The Effects of War and Peace on Foreign Aid
The stability of a country greatly determines the distribution of foreign aid in developing countries. Foreign aid is of great significance to developing countries since it substantially impacts the level of Gross Domestic Product (GDP) of such countries. The positive and negative impacts of peace and war can best be analyzed by reviewing the case of Afghanistan, a landlocked developing nation that has been ravaged by war in the recent past. Afghanistan has been a major beneficially of foreign aid throughout its history, even before the American War in Afghanistan begun in 2001. When the country enjoyed relative peace and stability, foreign aid still made a huge share of the country’s budget. In the 1940s, Afghanistan’s budget depended on over 40% foreign aid (Roberts, 2009). The amount of foreign aid given to the country rose drastically over the coming decades. In the 1980’s, the Soviet Union provided much of the foreign aid required by the country. As such, the prevalence of peace enabled the country to secure foreign aid from a number of allied and wealthy nations. Most of the foreign funds were provided with particular interests at hand by the donor nations.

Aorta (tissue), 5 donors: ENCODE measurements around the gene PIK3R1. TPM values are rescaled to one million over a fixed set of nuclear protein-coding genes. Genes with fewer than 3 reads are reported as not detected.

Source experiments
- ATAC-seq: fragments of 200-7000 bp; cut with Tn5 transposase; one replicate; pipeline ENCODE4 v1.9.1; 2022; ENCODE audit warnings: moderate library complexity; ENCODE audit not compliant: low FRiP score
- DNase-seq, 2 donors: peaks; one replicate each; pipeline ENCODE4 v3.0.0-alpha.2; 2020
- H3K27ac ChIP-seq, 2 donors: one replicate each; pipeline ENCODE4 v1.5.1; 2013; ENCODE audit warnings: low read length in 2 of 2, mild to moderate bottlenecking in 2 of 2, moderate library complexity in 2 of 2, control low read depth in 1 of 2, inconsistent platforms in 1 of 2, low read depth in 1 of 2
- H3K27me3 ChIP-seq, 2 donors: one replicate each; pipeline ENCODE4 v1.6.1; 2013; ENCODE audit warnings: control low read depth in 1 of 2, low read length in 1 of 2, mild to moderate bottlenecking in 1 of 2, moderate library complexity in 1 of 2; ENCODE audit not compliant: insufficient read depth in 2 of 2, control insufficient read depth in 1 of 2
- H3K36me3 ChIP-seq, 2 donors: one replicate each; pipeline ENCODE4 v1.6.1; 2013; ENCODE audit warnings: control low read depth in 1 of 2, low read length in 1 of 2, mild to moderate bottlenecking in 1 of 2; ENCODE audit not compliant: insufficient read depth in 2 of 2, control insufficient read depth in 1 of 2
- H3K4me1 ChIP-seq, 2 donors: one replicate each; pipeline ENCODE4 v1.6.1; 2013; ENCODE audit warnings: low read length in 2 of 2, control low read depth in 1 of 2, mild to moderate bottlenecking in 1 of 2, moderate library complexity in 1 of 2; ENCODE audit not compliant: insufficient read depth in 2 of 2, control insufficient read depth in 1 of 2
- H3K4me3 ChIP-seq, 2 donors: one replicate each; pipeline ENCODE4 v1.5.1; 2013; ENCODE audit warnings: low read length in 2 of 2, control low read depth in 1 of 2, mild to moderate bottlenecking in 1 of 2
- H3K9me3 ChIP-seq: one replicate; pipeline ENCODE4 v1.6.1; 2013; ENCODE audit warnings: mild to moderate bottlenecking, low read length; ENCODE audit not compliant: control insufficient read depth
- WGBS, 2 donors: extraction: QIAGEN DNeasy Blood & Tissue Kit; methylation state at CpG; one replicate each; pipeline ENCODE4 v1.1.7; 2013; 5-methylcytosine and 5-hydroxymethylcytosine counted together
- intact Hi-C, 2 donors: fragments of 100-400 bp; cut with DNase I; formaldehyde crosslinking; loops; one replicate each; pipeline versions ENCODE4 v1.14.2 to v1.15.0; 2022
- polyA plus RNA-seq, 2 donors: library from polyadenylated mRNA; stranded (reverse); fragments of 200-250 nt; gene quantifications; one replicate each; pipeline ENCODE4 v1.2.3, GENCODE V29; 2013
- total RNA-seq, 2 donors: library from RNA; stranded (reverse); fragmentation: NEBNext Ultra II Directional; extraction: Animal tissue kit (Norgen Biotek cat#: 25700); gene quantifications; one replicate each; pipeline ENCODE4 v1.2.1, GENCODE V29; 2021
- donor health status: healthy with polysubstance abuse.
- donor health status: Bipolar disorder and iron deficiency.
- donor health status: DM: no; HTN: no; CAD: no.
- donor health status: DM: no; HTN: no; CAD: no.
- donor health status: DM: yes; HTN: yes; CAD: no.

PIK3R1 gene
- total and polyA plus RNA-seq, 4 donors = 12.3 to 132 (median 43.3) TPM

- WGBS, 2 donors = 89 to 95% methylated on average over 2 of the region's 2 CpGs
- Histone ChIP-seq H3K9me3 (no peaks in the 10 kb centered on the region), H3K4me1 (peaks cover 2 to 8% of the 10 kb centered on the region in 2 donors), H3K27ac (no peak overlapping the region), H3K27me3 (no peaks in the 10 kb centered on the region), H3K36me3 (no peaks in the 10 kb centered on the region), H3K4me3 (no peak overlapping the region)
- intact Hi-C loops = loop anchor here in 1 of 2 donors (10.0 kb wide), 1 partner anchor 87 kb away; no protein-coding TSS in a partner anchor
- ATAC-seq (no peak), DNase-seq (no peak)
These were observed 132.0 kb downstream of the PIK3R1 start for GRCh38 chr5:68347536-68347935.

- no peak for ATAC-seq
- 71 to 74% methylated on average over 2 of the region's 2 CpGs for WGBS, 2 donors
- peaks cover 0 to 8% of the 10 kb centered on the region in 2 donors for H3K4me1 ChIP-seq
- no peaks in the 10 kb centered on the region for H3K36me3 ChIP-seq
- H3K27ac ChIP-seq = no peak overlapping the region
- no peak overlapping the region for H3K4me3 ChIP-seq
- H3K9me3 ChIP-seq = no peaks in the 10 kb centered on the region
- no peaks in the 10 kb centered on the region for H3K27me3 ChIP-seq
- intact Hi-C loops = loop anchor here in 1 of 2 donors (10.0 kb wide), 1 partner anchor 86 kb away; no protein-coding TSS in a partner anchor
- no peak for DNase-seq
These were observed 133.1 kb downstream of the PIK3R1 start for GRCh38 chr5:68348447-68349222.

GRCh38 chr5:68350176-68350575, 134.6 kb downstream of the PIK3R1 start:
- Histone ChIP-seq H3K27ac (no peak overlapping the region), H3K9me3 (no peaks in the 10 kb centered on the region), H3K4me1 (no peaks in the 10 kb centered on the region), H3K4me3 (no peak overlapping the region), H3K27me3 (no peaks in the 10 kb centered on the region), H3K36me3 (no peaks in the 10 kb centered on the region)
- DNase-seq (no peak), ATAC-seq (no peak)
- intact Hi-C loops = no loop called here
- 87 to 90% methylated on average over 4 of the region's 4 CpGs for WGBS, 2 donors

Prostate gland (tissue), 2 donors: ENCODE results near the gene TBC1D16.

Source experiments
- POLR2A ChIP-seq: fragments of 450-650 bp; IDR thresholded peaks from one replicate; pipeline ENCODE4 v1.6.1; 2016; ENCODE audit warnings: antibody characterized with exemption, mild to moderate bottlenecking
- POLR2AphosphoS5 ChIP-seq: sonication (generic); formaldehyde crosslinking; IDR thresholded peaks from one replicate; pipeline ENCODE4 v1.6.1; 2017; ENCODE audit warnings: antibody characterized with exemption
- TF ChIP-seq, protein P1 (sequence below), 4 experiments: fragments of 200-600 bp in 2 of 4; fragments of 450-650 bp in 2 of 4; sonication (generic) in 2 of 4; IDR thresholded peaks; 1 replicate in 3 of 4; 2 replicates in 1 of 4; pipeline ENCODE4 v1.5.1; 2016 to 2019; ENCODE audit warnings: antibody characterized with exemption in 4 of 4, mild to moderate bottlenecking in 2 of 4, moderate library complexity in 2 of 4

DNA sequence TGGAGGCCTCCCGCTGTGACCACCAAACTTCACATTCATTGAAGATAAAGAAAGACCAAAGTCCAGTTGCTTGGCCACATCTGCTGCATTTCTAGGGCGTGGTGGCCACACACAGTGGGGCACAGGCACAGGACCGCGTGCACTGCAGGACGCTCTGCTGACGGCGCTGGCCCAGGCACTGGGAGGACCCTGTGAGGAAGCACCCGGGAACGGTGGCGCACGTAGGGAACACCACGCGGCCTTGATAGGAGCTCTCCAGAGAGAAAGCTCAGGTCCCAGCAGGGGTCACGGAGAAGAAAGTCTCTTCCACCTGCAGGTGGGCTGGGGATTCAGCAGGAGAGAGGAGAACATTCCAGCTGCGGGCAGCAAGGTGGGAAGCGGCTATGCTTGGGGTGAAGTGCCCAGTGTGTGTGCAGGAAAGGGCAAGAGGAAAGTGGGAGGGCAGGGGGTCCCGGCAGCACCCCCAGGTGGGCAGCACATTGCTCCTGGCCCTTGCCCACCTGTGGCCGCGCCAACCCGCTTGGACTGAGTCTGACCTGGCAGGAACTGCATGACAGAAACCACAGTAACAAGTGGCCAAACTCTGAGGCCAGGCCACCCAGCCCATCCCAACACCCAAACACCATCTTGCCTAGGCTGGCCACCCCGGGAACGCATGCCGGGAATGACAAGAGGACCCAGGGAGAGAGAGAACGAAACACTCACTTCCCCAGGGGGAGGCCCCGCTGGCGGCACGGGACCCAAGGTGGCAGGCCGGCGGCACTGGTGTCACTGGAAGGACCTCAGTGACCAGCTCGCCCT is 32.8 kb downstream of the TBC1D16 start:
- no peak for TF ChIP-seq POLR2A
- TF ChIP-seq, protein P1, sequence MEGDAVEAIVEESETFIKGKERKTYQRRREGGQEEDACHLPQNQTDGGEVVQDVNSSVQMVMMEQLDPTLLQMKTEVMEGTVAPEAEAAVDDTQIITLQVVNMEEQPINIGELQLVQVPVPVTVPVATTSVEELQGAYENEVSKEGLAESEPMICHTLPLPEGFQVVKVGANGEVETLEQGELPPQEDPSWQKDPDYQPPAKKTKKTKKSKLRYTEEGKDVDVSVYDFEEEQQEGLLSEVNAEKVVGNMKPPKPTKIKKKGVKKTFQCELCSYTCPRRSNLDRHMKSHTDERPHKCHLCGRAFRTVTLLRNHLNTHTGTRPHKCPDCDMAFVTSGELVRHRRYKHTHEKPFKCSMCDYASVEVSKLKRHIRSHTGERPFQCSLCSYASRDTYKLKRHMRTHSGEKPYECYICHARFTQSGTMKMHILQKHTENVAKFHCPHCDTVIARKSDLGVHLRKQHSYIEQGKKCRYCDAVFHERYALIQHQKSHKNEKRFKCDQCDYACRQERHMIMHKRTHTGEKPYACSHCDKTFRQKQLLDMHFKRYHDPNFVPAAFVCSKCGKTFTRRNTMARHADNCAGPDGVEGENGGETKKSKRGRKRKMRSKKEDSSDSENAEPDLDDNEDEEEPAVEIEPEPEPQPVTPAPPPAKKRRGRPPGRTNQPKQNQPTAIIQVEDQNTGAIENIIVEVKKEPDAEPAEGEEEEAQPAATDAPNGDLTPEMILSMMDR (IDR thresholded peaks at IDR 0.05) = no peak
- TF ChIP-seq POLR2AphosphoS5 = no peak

In 2001, the American War in Afghanistan altered the level of foreign funds given to the country. This is because war has a negative impact on the distribution of foreign aid in a country. The immediate impact of the American War of Afghanistan was a decline in the amount of foreign aid channeled to Afghanistan by the international community. Due to the ravaging impacts of the war, there was an urgent need to increase foreign donations in order to avert a humanitarian crisis. As such, foreign aid kept increasing during the war. The fall of Taliban in 2001 put the country on top of the list of countries that required foreign aid (“World Bank Group,” 2014). In particular after the withdrawal of American and allied countries’ forces, the international community realized the need to provide substantial foreign aid assistance to the country. The war has also affected the distribution of foreign aid in that the process is marred by corruption. Corruption hinders development since funds meant for development are channeled to other uses.